But in my first draft, I didn't get far into Juliette's head, and without doing so, the chapter would run the risk of being like Home Alone. Oh, that quirky Juliette and her clever plans! And those bumbling Romulans!

By going deeper into Juliette's PoV, I was able to bring out her thoughts on things -- on death and what she would leave behind, and her manner of death. It was around the third draft that I found the right cadence, and I'm sure that I'll pick at it more.

Out of that deeper PoV came an opportunity to reveal that as the sehlat got closer, Juliette's thoughts became more predatory and bestial. I jumped on that because it gave me a chance to double-underline the idea there are insurmountable gaps between alien species, but those gaps enhance relationships when one is not trying to force the other to behave 'their' way. The sehlat has a strong influence on Juliette; Juliette's influence on the sehlat is more subtle, and I might bring that more forward in another draft.

In canon, Troi made some reference to 'getting lost in the beast', I found that a bit contrived just to establish some plot point. More on that another time, but I write it all off with the idea that while the Fifth House of Betazed deserves respect as any of the Decadet (my term for the top 10 houses), they are not the experts on everything. Besides, Juliette is a stronger telepath.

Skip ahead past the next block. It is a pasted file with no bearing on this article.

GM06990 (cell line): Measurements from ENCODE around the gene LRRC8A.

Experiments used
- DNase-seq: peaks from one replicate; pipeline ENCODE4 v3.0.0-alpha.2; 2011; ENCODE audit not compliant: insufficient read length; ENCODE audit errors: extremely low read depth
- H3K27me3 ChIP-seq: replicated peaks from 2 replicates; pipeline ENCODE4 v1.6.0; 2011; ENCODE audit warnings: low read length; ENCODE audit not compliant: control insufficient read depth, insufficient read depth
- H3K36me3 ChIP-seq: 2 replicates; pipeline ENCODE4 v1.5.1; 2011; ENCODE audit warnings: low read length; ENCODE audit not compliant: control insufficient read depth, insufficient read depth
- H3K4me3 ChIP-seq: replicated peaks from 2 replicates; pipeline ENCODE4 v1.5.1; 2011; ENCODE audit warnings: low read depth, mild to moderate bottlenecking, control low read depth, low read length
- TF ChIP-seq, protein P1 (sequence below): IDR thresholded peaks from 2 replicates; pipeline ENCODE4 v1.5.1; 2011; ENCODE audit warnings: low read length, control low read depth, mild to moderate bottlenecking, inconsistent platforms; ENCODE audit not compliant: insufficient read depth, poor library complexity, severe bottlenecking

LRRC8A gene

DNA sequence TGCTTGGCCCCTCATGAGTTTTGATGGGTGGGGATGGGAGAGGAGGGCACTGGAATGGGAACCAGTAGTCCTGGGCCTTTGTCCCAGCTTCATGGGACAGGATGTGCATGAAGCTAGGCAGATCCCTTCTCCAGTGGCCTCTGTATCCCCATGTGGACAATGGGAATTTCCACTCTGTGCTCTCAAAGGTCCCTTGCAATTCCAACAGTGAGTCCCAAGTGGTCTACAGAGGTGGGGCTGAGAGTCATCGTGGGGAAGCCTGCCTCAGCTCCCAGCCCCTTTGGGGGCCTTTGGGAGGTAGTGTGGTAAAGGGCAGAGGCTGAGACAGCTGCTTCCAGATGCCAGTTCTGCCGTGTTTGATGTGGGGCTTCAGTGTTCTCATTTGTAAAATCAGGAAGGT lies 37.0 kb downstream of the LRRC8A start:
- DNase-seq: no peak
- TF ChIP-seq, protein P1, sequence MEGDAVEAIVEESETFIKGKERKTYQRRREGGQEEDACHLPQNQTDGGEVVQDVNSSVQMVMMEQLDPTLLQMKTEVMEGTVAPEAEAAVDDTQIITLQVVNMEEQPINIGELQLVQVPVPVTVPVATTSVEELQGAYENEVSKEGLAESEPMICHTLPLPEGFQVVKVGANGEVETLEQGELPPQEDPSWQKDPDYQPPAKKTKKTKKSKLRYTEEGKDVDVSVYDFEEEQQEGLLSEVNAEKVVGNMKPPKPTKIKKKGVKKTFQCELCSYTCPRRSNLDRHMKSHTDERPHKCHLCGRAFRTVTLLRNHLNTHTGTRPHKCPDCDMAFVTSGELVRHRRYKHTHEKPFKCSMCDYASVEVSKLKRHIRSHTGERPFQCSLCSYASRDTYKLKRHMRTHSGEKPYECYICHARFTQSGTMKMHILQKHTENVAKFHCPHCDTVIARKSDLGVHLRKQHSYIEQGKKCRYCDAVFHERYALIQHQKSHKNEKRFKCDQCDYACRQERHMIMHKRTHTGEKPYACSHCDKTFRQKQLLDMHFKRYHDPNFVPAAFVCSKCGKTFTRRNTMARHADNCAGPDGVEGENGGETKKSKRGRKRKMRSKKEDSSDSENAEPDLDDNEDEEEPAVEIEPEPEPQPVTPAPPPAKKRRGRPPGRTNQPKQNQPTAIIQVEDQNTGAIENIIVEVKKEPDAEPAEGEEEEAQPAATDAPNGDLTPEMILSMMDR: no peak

As a result of those changes, I think this chapter became the climax that it needed to be. In revising the chapter before, I'd find myself reading ahead to this one because it tied everything together pretty nicely and gave a sense of closure.

I'm not done yet posting the draft of The Stone That Sings. There's still at least one more chapter to go. Then it's off to edit the first chapters!


Saturday, August 6, 2016

Steering The Craft: Three

I find myself thinking a lot about sentence length as I approach an intense chapter of The Stone that Sings. The timing of the exercises couldn't have been better for me. I've always been cognizant that sentence length mattered and could help pace a scene, but only when forced to write an entire paragraph of short sentences  did I realize that I gravitate toward longer sentences.